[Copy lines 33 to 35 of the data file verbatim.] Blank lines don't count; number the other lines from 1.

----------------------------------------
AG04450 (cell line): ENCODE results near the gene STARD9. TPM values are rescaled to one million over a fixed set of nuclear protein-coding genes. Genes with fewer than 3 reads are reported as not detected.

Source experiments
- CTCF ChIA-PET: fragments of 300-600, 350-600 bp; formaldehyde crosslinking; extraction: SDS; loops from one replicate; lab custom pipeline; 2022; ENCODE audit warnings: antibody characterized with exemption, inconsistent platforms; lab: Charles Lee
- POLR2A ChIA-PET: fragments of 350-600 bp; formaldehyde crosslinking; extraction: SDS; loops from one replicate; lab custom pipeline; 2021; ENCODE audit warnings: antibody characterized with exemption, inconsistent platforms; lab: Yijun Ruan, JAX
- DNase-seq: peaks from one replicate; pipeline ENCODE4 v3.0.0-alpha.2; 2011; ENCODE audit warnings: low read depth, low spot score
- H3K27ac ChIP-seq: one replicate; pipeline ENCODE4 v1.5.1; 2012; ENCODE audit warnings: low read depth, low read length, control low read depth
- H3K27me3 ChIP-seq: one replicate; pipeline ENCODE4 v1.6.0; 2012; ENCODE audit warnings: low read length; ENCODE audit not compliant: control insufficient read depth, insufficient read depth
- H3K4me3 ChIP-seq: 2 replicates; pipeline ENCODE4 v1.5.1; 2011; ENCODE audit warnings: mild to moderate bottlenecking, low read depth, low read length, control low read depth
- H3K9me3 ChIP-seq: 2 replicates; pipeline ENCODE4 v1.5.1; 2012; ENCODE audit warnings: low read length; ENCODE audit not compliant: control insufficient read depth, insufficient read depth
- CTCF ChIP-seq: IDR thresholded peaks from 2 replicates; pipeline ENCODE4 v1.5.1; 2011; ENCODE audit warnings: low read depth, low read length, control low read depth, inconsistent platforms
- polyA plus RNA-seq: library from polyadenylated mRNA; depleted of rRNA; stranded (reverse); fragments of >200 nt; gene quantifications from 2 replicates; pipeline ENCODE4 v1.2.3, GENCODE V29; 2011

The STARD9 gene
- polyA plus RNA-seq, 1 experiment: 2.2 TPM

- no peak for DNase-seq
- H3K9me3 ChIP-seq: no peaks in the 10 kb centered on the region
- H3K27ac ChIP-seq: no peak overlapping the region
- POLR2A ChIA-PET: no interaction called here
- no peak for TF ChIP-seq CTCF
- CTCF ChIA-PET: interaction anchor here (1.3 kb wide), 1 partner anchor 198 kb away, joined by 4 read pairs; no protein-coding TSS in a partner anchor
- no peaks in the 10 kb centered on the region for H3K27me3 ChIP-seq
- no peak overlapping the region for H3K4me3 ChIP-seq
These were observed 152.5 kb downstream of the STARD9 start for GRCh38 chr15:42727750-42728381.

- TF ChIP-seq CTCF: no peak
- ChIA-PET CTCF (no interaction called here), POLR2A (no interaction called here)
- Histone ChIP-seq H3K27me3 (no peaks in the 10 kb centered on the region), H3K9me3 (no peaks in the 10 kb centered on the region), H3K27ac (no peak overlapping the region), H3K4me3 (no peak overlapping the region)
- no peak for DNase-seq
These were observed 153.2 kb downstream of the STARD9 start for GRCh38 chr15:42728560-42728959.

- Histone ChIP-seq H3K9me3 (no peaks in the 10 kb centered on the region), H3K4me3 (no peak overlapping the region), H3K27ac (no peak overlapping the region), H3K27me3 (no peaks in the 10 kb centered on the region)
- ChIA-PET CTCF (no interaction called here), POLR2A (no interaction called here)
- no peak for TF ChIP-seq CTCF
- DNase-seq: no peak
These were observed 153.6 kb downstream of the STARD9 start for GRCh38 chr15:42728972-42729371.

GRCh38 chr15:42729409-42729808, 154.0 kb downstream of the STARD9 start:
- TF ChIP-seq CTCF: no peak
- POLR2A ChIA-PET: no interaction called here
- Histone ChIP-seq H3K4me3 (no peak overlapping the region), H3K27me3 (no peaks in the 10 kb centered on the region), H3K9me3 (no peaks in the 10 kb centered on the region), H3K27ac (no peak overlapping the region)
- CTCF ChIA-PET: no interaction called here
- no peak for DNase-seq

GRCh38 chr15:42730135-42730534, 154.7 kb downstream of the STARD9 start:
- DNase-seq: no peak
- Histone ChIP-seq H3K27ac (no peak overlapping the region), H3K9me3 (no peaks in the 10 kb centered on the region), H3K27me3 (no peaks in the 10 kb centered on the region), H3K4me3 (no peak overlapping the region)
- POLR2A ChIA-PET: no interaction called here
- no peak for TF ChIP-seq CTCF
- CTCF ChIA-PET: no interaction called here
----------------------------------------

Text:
GRCh38 chr15:42729409-42729808, 154.0 kb downstream of the STARD9 start:
- TF ChIP-seq CTCF: no peak
- POLR2A ChIA-PET: no interaction called here